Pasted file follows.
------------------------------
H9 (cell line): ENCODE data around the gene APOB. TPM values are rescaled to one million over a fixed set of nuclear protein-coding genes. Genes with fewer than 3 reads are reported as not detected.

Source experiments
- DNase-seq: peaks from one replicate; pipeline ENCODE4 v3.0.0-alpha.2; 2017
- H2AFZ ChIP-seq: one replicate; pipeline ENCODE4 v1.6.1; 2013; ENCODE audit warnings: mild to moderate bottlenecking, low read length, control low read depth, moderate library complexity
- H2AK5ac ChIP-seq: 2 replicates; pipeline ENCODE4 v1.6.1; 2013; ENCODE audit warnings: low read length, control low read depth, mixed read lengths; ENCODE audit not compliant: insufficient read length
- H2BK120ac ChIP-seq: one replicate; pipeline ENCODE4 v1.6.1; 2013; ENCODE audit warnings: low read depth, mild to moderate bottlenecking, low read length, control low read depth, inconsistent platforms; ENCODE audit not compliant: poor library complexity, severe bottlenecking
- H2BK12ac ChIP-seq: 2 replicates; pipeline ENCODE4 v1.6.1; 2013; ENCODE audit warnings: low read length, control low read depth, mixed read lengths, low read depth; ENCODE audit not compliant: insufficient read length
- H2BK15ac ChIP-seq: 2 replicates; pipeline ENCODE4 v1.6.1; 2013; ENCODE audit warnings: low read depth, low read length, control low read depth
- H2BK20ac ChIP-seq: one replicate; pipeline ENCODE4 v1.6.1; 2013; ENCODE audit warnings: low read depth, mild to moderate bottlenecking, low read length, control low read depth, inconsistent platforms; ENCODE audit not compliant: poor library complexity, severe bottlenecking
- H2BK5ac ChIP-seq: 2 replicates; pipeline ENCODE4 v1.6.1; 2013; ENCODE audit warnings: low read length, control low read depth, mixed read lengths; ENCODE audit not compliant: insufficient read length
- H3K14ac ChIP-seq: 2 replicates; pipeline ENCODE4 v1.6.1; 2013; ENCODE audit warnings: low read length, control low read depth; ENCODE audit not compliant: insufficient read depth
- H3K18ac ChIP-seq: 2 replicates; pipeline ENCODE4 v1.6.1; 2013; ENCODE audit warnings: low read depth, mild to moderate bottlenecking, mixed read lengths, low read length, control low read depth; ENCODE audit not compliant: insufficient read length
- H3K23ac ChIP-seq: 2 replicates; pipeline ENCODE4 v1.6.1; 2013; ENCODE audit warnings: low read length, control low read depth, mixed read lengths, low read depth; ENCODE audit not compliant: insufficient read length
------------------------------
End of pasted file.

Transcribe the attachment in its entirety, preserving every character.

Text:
H9 (cell line): ENCODE data around the gene APOB. TPM values are rescaled to one million over a fixed set of nuclear protein-coding genes. Genes with fewer than 3 reads are reported as not detected.

Source experiments
- DNase-seq: peaks from one replicate; pipeline ENCODE4 v3.0.0-alpha.2; 2017
- H2AFZ ChIP-seq: one replicate; pipeline ENCODE4 v1.6.1; 2013; ENCODE audit warnings: mild to moderate bottlenecking, low read length, control low read depth, moderate library complexity
- H2AK5ac ChIP-seq: 2 replicates; pipeline ENCODE4 v1.6.1; 2013; ENCODE audit warnings: low read length, control low read depth, mixed read lengths; ENCODE audit not compliant: insufficient read length
- H2BK120ac ChIP-seq: one replicate; pipeline ENCODE4 v1.6.1; 2013; ENCODE audit warnings: low read depth, mild to moderate bottlenecking, low read length, control low read depth, inconsistent platforms; ENCODE audit not compliant: poor library complexity, severe bottlenecking
- H2BK12ac ChIP-seq: 2 replicates; pipeline ENCODE4 v1.6.1; 2013; ENCODE audit warnings: low read length, control low read depth, mixed read lengths, low read depth; ENCODE audit not compliant: insufficient read length
- H2BK15ac ChIP-seq: 2 replicates; pipeline ENCODE4 v1.6.1; 2013; ENCODE audit warnings: low read depth, low read length, control low read depth
- H2BK20ac ChIP-seq: one replicate; pipeline ENCODE4 v1.6.1; 2013; ENCODE audit warnings: low read depth, mild to moderate bottlenecking, low read length, control low read depth, inconsistent platforms; ENCODE audit not compliant: poor library complexity, severe bottlenecking
- H2BK5ac ChIP-seq: 2 replicates; pipeline ENCODE4 v1.6.1; 2013; ENCODE audit warnings: low read length, control low read depth, mixed read lengths; ENCODE audit not compliant: insufficient read length
- H3K14ac ChIP-seq: 2 replicates; pipeline ENCODE4 v1.6.1; 2013; ENCODE audit warnings: low read length, control low read depth; ENCODE audit not compliant: insufficient read depth
- H3K18ac ChIP-seq: 2 replicates; pipeline ENCODE4 v1.6.1; 2013; ENCODE audit warnings: low read depth, mild to moderate bottlenecking, mixed read lengths, low read length, control low read depth; ENCODE audit not compliant: insufficient read length
- H3K23ac ChIP-seq: 2 replicates; pipeline ENCODE4 v1.6.1; 2013; ENCODE audit warnings: low read length, control low read depth, mixed read lengths, low read depth; ENCODE audit not compliant: insufficient read length